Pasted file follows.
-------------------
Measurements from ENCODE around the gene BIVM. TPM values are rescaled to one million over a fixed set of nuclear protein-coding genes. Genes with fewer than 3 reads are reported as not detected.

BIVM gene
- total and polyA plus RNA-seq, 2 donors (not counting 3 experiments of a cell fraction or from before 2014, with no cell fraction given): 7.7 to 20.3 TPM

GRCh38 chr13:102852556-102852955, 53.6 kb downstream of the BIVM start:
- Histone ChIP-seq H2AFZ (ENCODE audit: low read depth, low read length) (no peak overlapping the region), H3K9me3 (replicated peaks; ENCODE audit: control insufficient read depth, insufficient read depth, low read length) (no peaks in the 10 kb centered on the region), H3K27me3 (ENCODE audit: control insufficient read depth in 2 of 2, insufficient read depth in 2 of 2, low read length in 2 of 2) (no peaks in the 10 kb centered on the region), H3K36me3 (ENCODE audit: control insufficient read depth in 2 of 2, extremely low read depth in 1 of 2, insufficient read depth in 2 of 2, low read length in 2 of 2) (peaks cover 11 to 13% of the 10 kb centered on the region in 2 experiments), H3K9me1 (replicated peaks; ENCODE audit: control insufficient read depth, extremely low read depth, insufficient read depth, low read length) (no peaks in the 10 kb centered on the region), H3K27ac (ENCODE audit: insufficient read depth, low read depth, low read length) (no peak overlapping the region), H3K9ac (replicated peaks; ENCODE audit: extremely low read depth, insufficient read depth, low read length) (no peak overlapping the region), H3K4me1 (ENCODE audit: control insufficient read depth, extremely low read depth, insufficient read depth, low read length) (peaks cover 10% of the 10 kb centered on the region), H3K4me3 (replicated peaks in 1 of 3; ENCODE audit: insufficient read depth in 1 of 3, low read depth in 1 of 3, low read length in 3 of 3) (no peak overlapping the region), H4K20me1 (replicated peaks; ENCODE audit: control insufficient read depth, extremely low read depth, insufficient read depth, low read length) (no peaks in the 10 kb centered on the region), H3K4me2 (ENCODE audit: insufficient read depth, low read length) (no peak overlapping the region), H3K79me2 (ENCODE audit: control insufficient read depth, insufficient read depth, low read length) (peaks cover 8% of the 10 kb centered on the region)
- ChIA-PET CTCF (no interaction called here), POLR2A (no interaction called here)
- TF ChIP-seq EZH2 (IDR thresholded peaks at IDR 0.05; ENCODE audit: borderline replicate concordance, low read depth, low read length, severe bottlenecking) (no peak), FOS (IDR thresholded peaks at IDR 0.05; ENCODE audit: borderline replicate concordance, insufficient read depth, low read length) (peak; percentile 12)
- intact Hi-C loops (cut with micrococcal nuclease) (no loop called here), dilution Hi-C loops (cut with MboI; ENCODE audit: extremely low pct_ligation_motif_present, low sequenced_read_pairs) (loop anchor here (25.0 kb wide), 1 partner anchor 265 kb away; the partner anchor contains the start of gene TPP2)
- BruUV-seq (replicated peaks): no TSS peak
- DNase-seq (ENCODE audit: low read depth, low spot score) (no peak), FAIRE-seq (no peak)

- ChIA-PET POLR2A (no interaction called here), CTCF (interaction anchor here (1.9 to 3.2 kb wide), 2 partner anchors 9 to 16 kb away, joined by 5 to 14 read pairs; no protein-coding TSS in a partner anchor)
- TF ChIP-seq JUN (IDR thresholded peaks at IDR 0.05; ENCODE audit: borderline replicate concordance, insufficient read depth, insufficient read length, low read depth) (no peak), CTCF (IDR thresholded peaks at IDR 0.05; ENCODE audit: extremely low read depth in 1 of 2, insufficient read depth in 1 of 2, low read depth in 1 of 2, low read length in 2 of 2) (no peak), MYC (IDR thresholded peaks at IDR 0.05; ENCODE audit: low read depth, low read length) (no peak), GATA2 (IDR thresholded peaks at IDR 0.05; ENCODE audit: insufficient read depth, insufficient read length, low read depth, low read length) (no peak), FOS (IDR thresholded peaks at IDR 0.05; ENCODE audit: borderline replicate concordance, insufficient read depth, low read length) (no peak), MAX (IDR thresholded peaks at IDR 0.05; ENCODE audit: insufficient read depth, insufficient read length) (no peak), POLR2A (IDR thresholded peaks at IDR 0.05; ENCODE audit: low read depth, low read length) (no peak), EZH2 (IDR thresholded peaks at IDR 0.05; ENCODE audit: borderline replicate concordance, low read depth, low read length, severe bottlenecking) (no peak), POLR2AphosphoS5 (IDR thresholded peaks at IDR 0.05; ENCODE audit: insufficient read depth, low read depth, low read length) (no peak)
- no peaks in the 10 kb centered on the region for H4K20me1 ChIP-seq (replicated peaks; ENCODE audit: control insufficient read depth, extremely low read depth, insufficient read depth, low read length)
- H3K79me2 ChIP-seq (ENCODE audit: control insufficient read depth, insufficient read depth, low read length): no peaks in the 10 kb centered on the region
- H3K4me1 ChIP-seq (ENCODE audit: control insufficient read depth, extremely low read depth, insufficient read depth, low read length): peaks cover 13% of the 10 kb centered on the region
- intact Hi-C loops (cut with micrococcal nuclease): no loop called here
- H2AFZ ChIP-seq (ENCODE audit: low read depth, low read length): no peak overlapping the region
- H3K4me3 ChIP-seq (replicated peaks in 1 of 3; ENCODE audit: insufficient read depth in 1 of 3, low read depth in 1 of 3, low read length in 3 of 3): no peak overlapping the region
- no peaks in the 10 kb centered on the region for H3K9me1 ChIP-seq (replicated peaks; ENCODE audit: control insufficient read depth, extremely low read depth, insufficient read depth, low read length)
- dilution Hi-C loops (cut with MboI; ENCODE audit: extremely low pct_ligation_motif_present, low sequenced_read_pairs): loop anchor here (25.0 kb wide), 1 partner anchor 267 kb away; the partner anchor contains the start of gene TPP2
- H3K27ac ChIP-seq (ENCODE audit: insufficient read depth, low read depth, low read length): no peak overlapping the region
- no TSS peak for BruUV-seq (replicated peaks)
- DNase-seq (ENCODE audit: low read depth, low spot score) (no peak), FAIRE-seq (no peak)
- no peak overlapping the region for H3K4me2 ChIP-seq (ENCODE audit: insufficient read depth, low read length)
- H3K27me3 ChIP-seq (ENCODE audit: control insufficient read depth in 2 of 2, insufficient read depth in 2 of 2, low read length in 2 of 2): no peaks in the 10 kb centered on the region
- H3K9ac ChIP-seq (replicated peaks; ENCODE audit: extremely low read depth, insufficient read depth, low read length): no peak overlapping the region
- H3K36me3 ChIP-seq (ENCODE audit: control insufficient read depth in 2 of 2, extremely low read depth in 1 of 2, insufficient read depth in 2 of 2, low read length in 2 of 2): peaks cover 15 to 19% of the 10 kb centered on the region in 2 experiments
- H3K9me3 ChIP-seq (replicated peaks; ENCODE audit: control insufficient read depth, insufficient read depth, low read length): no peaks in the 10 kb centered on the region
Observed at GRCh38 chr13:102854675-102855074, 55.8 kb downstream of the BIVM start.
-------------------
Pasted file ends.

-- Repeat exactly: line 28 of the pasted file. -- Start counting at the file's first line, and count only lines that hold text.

- H3K9me3 ChIP-seq (replicated peaks; ENCODE audit: control insufficient read depth, insufficient read depth, low read length): no peaks in the 10 kb centered on the region